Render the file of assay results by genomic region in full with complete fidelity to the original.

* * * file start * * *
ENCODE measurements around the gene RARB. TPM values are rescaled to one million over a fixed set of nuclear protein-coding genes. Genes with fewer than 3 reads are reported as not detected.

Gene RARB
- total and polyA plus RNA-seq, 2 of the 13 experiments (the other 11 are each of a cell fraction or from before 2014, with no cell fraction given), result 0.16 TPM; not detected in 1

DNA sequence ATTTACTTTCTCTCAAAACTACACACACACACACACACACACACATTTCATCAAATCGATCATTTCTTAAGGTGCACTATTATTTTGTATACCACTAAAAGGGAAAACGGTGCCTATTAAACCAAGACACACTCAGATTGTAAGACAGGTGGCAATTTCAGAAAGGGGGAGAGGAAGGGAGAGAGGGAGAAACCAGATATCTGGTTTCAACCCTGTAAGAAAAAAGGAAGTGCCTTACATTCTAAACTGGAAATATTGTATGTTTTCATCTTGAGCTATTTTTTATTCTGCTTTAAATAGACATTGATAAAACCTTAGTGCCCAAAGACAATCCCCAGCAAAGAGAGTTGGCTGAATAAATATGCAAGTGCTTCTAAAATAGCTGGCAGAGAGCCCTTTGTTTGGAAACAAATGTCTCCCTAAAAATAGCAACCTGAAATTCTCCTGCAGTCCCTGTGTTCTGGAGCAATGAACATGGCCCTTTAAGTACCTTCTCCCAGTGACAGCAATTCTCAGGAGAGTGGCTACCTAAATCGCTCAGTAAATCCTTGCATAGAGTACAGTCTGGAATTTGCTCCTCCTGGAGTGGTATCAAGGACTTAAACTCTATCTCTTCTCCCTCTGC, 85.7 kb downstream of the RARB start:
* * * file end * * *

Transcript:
ENCODE measurements around the gene RARB. TPM values are rescaled to one million over a fixed set of nuclear protein-coding genes. Genes with fewer than 3 reads are reported as not detected.

Gene RARB
- total and polyA plus RNA-seq, 2 of the 13 experiments (the other 11 are each of a cell fraction or from before 2014, with no cell fraction given), result 0.16 TPM; not detected in 1

DNA sequence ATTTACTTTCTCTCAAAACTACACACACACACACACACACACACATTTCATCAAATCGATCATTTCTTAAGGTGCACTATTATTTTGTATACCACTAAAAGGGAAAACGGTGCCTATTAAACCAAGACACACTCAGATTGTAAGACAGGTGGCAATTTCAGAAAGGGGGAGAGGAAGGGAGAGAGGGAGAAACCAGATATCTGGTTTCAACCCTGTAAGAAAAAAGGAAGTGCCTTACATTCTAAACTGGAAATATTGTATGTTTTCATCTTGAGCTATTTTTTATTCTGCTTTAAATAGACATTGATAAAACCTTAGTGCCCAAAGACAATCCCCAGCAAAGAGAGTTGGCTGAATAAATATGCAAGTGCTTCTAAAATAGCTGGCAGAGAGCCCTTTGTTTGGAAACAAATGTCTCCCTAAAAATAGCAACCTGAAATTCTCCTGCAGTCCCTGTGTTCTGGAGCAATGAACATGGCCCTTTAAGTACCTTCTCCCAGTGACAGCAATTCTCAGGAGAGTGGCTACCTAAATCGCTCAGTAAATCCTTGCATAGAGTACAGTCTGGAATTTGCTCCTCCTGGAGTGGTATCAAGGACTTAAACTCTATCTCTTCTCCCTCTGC, 85.7 kb downstream of the RARB start: